National Insurance to be cut again saving on average £450 per year

national insurance cut spring budget 2024

In Jeremy Hunt’s spring 2024 budget he announced plans to reduce national insurance by 2p marking another significant decrease in employment taxes within one year.

This decision follows his previous move to lower national insurance rates by 2p during last year’s autumn statement which we reported on in December.

The extra reduction in national insurance should provide an annual saving of £450 for the average earner.

Adding todays 2 percent reduction to the earlier decrease in Decemeber 2023 translates to a one third decrease in the main rate of national insurance, resulting in an average worker earning £35,400 receiving a tax cut of over £900 compared to the previous year.

The chancellor aims to give a 2p NI cut as an alternative to increasing income tax bands or reducing rates of income tax.

The national insurance contributions reduction is for the class 1 type of national insurance which is paid by employed people working under PAYE and for class 4 which is paid by the self employed.

Cutting national insurance (NI) instead of focusing on income tax could incur a cost of approximately £10bn to the government and provide benefits to around 27 million employed workers.

Has self employed national insurance been cut as well?

The Autumn 2023 statement brought in a reduction of 1 percentage point in the main rate of class 4 NIC’s for self employed individuals.

Today the chancellor announced a further decrease of 2 percentage points from 8% to 6% of the NIC’S main rate starting in April 2024 benefitting around two million individuals who are self employed.

This change will result in total savings for the average self employed person earning around £28,000 of over £650 compared to last tax year.

The class 4 savings are in conjunction with the elimination of the obligation to pay class 2 NICs, which was announced during the Autumn statement.

What are the new class 1 national insurance rates?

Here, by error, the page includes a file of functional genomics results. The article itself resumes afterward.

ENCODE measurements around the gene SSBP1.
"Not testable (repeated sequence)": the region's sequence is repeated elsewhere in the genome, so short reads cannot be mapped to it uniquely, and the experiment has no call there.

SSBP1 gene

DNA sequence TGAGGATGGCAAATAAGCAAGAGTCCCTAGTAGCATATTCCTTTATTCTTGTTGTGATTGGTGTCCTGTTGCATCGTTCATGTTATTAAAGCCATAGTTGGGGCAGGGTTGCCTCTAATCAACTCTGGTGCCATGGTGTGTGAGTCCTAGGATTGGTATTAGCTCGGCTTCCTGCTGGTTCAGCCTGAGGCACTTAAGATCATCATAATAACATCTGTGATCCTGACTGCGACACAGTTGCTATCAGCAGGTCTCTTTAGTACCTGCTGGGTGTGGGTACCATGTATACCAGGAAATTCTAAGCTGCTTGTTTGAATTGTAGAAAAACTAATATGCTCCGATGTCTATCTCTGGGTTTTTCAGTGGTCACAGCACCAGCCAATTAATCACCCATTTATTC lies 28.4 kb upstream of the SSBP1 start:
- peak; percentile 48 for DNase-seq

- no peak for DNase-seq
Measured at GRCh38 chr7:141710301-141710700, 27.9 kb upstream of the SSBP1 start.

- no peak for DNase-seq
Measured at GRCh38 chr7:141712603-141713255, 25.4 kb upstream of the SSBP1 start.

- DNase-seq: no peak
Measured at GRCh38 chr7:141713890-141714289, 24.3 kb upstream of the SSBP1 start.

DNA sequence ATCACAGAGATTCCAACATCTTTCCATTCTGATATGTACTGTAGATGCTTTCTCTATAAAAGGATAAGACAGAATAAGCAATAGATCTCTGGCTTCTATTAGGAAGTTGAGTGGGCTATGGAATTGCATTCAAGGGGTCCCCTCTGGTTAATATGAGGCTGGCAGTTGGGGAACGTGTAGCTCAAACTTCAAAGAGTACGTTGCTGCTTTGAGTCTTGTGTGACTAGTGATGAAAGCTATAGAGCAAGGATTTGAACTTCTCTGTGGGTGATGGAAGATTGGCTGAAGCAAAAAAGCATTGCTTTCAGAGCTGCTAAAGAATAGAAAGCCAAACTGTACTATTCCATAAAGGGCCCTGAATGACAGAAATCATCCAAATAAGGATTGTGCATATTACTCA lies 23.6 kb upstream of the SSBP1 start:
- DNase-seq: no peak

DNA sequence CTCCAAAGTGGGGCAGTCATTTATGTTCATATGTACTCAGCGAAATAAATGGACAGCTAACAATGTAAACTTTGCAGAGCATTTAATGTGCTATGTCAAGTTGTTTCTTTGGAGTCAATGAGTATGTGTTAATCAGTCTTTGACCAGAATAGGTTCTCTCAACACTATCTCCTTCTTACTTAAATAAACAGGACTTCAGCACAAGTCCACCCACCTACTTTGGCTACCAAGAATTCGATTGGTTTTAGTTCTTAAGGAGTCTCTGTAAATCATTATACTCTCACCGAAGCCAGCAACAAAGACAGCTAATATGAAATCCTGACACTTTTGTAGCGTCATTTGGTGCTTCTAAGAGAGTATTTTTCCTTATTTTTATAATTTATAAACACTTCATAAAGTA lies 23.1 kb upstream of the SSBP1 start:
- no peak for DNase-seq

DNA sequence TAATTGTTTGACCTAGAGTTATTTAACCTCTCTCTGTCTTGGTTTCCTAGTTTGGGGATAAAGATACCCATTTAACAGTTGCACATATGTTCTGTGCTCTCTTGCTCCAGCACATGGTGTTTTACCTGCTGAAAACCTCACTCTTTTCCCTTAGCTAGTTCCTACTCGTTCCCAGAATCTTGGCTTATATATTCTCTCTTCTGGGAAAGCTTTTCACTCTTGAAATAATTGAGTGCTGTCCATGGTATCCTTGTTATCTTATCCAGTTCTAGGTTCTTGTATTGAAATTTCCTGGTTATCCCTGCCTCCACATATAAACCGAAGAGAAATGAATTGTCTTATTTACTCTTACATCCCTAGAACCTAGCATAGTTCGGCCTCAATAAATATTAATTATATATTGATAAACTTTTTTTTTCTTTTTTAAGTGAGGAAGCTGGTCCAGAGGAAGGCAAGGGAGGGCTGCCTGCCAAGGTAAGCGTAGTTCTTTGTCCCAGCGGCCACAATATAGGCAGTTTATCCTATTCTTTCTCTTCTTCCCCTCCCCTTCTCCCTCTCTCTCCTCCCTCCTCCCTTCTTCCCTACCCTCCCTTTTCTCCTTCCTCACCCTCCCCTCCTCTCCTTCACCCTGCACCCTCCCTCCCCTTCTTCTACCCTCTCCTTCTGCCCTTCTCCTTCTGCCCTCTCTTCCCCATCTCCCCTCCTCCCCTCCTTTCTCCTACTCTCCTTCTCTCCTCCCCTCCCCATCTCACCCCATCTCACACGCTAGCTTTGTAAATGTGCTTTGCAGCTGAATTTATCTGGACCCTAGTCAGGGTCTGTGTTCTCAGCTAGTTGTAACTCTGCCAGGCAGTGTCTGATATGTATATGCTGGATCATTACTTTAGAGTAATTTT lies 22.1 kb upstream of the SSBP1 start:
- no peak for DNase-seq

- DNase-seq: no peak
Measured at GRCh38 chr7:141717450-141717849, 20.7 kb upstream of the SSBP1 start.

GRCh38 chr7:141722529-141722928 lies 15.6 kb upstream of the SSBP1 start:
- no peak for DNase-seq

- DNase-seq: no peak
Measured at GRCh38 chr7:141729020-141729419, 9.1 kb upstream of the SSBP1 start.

Class 1 national insurance contributions (aka primary contributions) are paid by individuals employed under PAYE with the rate being reduced from 10% to 8% from April 2024.

For qualifying workers you should see the benefit of the reduced class 1 rate from 6 April 2024 onwards which is when the 2024/2025 tax year begins.

The drop in the class 1 rate is applied automatically by employers so you don’t need to do anything to start paying less.

On review employed workers will see a decrease in the class 1 NIC rate from 12% to 8% within a one year period which goes someway to help reduce the overall tax burden for some employed people.

Will the class 1 reduction affect my pension?

Class 1 NIC’s are used by the government to fund state pension payments and some other benefits.

The reduction in the class 1 NIC rate will not impact your entitlement to claim or the value of your state pension or any applicable benefits.

National insurance credits

With national insurance in the news it’s a good time to check your national insurance record to make sure there are no gaps in your record.

If you find you have gaps in your NI record you can sometimes use national insurance credits to make up the deficit.

It’s crucial for those who would otherwise fall short of a full state pension to claim national insurance credits where possible.

Claims for certain national tax credits have the potential to be retroactively applied for several years.

One NI credit, often referred to as “grandparents credits,” can be backdated for almost a decade.

Another credit, aimed at military spouses, can be claimed all the way back to the mid-1970s.

Our national insurance credits guide gives you some more information on who is eligible and how to claim NI credits from the DWP.

Pension credits are also increasing in the 2024/2025 tax year which is good news for those entitled to or already claiming pension credits.

You can find out more about pension credits and the rates being paid in our pension credit guide for the 24/25 tax year.

Income tax rates and bands stay the same

As expected the chancellor has kept income tax rates and bands the same maintaining the freeze in personal tax thresholds.

The current plan is to keep income tax rates and bands as they are currently until April 2028

By freezing the income tax thresholds, a consequence will be that as individuals’ wages increase, they will fall into higher tax and National Insurance (NI) brackets.

The Office for Budget Responsibility (OBR), an independent evaluator of the government’s economic strategies, predicts that by 2028, an additional 3.2 million individuals will become taxpayers, and 2.6 million more people will be subject to higher income tax rates.

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